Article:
S&T lab partners with top electronics companies, military agencies for EMC research

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On April 25, 2023

S&T student Kalkidan Anjajo, of Addis Ababa, Ethiopia, sets up a horn antenna to make antenna pattern measurements in an anechoic chamber. Anjajo is a master’s student in S&T’s electrical engineering department. Photo by Michael Pierce/Missouri S&T.

Missouri S&T has a longstanding reputation as a top-tier STEM school, but anyone unfamiliar with the university’s Electromagnetic Compatibility (EMC) Laboratory would likely be shocked by the level of influence the university has globally on consumer and military electronics.

“It would be impossible to guess the number of products that are affected by our lab,” says Dr. Daryl Beetner, an electrical engineering professor who serves as director of the lab. “When you consider the number of companies we work with, coupled with the large number of alumni we have in industry, our lab has an enormous impact on the electronics field.”

Cody Goins, left, and Kalkidan Anjajo measure the near-field radiation emissions of a data center server in a semi-anechoic chamber. Goins, of Ozark, Missouri, and Anjajo, of Addis Ababa, Ethiopa, are both master’s students studying electrical engineering. Photo by Michael Pierce/Missouri S&T.

Companies need Missouri S&T’s capabilities in part because the Federal Communications Commission limits the amount of unintended electromagnetic emissions, or noise, that can be emitted from devices. Beetner says that measuring the amount of noise and then finding ways to reduce noise levels requires a lot of math and hands-on experiments, and this is not simple research to conduct.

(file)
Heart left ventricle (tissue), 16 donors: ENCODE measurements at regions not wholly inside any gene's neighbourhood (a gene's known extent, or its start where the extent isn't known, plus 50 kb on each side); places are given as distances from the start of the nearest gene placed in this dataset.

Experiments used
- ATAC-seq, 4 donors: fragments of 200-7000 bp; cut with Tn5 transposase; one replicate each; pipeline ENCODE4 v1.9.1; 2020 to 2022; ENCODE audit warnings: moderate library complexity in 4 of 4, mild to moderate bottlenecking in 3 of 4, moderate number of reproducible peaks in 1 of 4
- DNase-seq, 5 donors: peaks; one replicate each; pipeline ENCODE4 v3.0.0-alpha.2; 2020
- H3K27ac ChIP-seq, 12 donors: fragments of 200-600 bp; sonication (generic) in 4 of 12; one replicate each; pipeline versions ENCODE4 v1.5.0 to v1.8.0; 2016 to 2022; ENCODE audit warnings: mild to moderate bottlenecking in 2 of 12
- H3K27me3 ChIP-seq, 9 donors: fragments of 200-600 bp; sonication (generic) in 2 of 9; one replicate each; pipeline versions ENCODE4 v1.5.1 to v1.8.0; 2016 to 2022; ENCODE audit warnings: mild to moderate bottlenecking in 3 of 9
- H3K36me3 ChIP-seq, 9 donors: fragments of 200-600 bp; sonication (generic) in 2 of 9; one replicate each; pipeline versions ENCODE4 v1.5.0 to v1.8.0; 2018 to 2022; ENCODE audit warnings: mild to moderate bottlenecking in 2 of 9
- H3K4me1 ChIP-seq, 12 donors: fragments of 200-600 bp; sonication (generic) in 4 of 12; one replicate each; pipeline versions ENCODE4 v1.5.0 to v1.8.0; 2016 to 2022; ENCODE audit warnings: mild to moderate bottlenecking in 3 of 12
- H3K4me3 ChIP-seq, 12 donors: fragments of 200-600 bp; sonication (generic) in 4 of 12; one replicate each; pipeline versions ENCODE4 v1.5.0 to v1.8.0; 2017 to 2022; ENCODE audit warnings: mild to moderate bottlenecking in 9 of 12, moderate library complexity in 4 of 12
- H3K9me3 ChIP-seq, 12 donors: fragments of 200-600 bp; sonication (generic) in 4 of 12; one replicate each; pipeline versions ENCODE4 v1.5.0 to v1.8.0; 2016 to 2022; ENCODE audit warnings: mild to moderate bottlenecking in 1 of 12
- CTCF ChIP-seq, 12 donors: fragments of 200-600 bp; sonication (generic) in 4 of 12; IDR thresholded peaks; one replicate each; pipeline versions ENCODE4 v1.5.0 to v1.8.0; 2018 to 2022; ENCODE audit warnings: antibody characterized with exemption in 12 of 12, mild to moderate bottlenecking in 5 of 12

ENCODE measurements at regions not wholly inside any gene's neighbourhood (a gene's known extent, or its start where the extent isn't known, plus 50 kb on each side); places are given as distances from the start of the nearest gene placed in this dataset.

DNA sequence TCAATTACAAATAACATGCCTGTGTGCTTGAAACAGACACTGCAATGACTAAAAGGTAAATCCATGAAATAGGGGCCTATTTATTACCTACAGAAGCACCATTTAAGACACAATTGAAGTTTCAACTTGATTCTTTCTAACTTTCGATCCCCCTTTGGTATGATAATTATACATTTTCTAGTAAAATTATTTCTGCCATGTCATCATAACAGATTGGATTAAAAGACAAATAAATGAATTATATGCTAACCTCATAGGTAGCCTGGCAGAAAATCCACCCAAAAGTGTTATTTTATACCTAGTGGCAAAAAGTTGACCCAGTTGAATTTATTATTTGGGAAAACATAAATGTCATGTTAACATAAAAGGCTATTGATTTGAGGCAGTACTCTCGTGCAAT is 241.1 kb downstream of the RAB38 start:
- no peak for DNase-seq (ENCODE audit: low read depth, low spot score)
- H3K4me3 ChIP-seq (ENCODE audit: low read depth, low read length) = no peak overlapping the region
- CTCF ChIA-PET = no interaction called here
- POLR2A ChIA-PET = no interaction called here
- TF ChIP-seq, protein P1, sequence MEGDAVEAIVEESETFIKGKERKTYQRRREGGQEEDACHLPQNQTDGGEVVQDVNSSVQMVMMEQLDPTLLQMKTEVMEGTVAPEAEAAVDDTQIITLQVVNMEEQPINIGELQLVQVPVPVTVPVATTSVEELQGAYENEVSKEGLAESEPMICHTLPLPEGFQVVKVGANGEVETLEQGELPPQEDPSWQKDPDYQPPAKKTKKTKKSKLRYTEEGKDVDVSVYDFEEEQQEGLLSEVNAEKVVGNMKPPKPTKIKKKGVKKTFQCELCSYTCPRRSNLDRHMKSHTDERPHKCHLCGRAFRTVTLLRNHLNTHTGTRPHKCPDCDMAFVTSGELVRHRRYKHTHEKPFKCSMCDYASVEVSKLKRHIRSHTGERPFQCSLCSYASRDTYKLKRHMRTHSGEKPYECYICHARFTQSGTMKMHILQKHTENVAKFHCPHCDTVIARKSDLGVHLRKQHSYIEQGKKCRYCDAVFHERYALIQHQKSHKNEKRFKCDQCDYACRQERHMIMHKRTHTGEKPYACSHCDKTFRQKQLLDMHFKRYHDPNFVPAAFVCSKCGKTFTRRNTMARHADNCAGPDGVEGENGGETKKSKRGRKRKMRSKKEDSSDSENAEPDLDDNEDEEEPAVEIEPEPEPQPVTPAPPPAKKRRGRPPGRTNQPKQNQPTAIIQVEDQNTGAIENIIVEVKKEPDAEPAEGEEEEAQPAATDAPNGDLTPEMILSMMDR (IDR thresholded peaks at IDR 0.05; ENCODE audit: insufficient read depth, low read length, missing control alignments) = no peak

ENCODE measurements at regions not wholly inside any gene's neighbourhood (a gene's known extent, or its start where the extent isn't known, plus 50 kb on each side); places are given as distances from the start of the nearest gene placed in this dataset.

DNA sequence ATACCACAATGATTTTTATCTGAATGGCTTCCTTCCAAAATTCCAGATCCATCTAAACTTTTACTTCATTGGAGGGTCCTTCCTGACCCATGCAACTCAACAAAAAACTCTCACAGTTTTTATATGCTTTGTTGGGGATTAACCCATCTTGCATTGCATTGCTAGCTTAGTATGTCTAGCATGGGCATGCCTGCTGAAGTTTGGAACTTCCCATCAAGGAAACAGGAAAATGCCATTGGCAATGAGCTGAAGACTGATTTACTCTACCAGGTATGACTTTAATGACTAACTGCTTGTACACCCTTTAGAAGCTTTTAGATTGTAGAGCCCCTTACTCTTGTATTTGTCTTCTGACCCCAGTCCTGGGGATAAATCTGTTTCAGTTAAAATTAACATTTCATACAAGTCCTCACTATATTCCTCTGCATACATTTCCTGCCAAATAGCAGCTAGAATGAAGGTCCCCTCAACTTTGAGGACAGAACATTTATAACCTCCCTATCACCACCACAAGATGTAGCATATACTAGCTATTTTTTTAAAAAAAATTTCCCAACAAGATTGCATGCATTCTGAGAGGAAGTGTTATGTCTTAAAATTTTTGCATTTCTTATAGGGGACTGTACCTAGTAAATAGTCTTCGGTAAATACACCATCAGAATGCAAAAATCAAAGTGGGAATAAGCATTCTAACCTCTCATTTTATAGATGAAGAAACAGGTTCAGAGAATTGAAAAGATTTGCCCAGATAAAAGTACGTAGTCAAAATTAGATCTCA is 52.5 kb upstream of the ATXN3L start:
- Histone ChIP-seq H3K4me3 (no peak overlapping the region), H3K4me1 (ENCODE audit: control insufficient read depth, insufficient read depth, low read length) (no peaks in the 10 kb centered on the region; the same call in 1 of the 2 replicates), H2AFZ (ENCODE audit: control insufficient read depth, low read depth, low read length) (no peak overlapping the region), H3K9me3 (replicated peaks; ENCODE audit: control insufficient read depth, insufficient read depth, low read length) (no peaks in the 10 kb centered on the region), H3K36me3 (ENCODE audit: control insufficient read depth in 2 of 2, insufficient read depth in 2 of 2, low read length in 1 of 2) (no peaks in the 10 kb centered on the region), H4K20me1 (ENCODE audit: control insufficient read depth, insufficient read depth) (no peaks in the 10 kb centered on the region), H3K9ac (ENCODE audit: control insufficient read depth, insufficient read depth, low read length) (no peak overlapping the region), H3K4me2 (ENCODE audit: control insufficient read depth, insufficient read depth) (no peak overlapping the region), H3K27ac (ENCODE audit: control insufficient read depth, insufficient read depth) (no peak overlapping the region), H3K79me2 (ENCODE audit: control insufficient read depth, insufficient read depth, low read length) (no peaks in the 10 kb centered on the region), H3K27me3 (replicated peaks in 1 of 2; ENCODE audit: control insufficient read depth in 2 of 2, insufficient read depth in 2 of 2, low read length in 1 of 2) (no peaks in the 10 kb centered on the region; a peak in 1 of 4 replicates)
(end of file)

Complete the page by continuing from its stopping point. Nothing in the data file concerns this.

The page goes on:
Enter Missouri S&T’s EMC Lab, which is the largest university-based EMC lab of its kind in the world. Missouri S&T’s $10 million-plus facility has a multi-million-dollar annual operating budget and houses four full-time faculty members, 40 students, two to four postdoctoral fellows, a laboratory technician, and support staff.

The EMC Lab leads the Center for Electromagnetic Compatibility, an industry consortium sponsoring EMC research that includes Apple, Intel, Google, Cisco, Samsung, LG, Amazon, Facebook, IBM and several other leading technology companies around the world among its membership.

The center is a National Science Foundation Industry/University Cooperative Research Center.

S&T also has several other partnerships in industry and U.S. government, such as the Defense Advanced Research Projects Agency (DARPA), the Office of Naval Research and Hyundai Mobis, among others.

“We help our partners find better ways to tackle problems with unintended emissions, electromagnetic immunity and signal integrity,” Beetner says. “It’s extraordinarily challenging to make electronic systems that don’t emit too much noise, aren’t susceptible to electromagnetic energy, and can achieve the communications speeds required in modern digital systems, while also meeting all the other requirements with respect to size, cost, performance, and so forth.”